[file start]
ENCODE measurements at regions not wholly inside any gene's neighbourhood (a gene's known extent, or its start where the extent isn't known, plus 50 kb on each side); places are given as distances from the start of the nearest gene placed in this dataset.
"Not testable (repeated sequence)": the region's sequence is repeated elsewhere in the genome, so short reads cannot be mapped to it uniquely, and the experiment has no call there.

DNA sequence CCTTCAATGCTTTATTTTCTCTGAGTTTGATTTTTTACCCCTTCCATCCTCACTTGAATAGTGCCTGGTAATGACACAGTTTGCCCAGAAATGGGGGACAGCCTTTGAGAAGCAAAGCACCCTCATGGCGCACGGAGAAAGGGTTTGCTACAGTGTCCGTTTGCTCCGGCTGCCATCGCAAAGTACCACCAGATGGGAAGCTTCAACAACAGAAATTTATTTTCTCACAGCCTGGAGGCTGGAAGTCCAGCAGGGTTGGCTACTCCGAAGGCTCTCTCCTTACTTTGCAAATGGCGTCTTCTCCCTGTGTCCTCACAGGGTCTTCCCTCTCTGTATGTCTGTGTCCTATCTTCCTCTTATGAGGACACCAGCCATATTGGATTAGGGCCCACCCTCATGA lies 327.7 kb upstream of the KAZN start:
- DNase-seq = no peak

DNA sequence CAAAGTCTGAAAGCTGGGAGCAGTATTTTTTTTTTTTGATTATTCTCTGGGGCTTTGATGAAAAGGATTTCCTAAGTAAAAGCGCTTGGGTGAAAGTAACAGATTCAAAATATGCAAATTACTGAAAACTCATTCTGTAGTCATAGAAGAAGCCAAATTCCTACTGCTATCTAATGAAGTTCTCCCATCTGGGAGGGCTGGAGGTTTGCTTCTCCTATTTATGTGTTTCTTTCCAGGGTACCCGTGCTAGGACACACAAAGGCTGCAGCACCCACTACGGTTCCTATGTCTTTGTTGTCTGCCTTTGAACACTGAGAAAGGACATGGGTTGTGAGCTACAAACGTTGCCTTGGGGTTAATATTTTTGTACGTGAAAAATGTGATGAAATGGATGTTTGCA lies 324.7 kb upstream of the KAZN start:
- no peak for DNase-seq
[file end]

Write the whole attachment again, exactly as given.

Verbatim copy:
ENCODE measurements at regions not wholly inside any gene's neighbourhood (a gene's known extent, or its start where the extent isn't known, plus 50 kb on each side); places are given as distances from the start of the nearest gene placed in this dataset.
"Not testable (repeated sequence)": the region's sequence is repeated elsewhere in the genome, so short reads cannot be mapped to it uniquely, and the experiment has no call there.

DNA sequence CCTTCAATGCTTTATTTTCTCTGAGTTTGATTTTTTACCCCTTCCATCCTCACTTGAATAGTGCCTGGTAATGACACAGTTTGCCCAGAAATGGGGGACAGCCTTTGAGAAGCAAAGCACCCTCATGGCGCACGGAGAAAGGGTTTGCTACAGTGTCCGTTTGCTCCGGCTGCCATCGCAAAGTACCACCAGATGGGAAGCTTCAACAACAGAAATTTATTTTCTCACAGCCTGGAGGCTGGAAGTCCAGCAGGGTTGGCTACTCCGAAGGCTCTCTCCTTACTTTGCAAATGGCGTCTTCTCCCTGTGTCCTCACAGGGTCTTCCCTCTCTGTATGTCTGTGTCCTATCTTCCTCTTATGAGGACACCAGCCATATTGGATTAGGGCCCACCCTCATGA lies 327.7 kb upstream of the KAZN start:
- DNase-seq = no peak

DNA sequence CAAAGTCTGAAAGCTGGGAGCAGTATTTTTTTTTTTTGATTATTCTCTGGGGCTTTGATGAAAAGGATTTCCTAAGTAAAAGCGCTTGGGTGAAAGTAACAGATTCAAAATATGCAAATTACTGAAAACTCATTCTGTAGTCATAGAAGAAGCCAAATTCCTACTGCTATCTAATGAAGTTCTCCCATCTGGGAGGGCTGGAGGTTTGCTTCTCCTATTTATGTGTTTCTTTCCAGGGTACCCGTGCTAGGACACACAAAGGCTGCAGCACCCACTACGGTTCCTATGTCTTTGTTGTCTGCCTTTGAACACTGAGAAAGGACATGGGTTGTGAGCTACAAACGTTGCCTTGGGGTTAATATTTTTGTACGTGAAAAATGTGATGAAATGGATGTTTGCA lies 324.7 kb upstream of the KAZN start:
- no peak for DNase-seq